why it is important to think regionally.
Creative - Planning & Designing Trails that Speak to the Heart
and Soul - Recent
research indicates that what a trail looks and feels like can
make a difference in determining the amount of trail use, especially
by those who are not already physically active. Find out what
you can do to make your trail an inspiring and vital resource
in the life of the community. Learn from some outstanding projects
about creative planning and design and concepts that you can borrow
to make your corridor an inviting destination, easily accessed
by community residents - including those with disabilities.
a More Effective Trails Advocate - Trails
are usually popular public amenities, but when competing with other
priorities for scarce municipal and state funds, they do not always
win out. Experienced voices will share the basics you need to know
to be a more successful advocate for your trail.
Energy To Your Trail Initiative Through Health Partnerships - The
rise of obesity as a national health epidemic in the U.S. has created
new avenues of funding and support for trail development. Learn
how to incorporate this emerging issue and find new allies to make
your trail initiative even stronger.
Power Of Prevention - Engage The Community First - Not
everyone wants a trail near his or her home or community. Learn
about the common forms and sources of opposition to trails and ways
to address legitimate concerns and uncertainty before they snowball
Your Trail Invisible? - Some
wonderful trails don't get the use they deserve because they have
too low a profile. Could your trail benefit from increased visibility
in the community? Learn some basics for putting your trail project
out in the public eye.
Risk - What You Need to Know About Liability and Insurance - Concerns
about liability for landowners, trail managers, and volunteers can
dampen or stall your trail project's momentum if you are not prepared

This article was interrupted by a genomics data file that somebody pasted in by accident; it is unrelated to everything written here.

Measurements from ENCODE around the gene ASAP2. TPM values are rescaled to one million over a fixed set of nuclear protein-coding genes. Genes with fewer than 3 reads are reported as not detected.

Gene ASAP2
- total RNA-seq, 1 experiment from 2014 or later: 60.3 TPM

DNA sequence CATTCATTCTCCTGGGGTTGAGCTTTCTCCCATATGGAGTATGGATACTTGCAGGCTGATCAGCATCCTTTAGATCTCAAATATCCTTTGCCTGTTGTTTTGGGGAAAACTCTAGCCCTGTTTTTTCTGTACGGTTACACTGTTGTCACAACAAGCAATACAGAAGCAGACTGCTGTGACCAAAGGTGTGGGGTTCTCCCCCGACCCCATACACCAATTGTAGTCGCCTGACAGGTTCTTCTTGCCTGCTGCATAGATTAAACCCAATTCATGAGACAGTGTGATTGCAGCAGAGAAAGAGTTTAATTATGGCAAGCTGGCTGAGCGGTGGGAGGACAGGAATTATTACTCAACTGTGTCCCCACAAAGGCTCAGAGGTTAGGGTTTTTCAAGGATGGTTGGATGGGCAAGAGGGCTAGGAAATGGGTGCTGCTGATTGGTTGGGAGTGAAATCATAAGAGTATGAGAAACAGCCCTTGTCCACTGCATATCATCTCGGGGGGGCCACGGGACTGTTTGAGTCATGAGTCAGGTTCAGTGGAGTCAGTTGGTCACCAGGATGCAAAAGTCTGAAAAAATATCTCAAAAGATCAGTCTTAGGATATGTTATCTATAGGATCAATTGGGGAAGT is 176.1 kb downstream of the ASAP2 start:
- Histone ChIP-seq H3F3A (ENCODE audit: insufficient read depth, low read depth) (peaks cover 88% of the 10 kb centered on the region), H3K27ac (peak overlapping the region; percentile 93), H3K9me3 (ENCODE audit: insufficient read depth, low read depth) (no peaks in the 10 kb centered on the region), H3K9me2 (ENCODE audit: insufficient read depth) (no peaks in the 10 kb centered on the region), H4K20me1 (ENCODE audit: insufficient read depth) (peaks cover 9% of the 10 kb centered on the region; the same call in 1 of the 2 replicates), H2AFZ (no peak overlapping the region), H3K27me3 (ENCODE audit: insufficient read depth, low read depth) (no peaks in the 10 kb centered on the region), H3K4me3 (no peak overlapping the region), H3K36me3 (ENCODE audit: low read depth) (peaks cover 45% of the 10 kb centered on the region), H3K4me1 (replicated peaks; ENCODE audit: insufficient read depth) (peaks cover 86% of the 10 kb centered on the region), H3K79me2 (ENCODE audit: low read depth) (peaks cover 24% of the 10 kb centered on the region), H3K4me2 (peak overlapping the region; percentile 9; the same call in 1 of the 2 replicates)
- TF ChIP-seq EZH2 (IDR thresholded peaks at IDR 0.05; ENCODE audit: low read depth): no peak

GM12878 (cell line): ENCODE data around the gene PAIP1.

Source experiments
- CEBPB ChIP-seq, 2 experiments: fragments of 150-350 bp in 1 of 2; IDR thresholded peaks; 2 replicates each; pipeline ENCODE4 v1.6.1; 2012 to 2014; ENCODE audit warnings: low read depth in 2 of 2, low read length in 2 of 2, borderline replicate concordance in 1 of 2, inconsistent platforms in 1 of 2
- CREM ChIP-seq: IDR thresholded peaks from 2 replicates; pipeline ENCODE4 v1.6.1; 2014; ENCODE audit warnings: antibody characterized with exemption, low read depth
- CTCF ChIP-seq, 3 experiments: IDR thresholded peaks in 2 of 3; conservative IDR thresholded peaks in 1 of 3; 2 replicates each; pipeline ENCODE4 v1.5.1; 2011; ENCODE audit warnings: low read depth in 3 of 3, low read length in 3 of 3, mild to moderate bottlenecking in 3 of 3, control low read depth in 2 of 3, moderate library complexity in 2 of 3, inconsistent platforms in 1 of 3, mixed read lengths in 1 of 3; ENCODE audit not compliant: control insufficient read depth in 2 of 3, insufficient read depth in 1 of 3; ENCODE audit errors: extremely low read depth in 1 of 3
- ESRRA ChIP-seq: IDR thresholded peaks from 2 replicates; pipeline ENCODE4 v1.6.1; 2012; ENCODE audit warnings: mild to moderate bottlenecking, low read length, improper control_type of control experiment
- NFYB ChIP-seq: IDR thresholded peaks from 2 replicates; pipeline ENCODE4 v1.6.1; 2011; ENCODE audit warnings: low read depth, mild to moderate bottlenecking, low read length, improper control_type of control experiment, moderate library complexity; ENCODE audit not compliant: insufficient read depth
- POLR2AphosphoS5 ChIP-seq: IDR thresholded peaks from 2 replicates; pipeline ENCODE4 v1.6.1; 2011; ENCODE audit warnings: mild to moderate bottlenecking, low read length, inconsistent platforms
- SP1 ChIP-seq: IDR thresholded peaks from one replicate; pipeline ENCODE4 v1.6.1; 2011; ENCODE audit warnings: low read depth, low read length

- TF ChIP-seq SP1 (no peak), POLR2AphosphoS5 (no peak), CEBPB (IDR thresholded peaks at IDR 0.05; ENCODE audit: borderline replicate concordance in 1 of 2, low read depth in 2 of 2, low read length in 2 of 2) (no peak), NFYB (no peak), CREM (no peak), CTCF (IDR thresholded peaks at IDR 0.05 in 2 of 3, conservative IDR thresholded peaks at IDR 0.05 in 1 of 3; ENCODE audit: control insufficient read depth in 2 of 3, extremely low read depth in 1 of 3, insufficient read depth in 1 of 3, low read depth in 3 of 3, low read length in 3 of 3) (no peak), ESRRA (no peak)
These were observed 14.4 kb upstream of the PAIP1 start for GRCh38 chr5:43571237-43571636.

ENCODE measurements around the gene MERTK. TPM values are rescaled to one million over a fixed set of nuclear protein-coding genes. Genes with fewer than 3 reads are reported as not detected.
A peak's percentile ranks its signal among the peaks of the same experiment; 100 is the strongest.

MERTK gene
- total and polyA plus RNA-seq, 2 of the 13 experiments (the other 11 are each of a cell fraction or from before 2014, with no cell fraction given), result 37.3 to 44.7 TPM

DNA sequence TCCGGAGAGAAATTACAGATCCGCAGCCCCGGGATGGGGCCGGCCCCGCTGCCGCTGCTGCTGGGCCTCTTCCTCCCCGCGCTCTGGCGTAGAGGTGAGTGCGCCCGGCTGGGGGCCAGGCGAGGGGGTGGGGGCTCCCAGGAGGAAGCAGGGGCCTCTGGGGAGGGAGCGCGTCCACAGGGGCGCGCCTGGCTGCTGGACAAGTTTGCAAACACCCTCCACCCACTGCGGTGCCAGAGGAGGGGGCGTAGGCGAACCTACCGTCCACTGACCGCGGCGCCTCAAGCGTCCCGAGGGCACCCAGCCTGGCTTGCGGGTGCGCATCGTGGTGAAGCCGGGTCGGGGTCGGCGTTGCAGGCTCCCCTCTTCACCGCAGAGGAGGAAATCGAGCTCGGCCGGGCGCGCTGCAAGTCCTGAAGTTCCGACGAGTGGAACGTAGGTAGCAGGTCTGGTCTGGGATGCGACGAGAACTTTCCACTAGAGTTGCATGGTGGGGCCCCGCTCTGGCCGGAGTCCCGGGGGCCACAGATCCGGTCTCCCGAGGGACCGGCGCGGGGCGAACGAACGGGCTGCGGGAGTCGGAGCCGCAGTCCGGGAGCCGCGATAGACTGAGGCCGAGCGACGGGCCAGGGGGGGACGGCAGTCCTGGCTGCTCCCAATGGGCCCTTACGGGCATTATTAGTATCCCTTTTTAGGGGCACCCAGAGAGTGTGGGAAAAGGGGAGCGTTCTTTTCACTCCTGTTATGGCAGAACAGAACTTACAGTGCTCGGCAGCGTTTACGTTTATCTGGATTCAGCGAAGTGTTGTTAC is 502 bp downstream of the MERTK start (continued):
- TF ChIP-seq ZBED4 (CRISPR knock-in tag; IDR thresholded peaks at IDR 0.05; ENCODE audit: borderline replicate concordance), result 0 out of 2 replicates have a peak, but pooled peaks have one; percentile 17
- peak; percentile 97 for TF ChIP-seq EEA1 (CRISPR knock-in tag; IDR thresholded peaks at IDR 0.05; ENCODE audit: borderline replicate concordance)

to deal with the common questions that arise. Learn the basics of
liability, insurance, and establishing a risk-management system
to keep your worries to a reasonable minimum.
& Sustainable Trail Groups -
a trail project to the construction phase can often take several
years of sustained effort by trail advocates. Once a trail is built,
trail groups can play a critical ongoing role in making the trail
a vibrant community asset. Learn what it takes to put your group
on a strong footing to see your trail effort mature and bloom while
avoiding common pitfalls.
Universal Access - Knowing
what is needed and required to assure that trails are universally
accessible has often been difficult to discover and understand.
Learn the latest on the status of federal guidelines for accessible
trails. Discover how trails for persons with limited mobility are
being designed, developed and promoted not only in New York State
but also in England's Lake District National Park.
Along - Making Multiple Use Work - Most
trail managers face user conflicts related to their corridor at
some point in the life of the trail project. Get prepared in advance
by learning about common friction points and how to avoid or minimize
them from those who have weathered the storms and found solutions.
- Where They Are & How To Win Them - Gain
an overview of the best funding sources to meet common trail project
needs. Learn how to make your funding requests stand out as well
as how to avoid common mistakes that can sink your chances. A thorough
Q&A session with a diverse panel of professional grant reviewers
and grant writers will shine the light of experience on your own
grant application questions.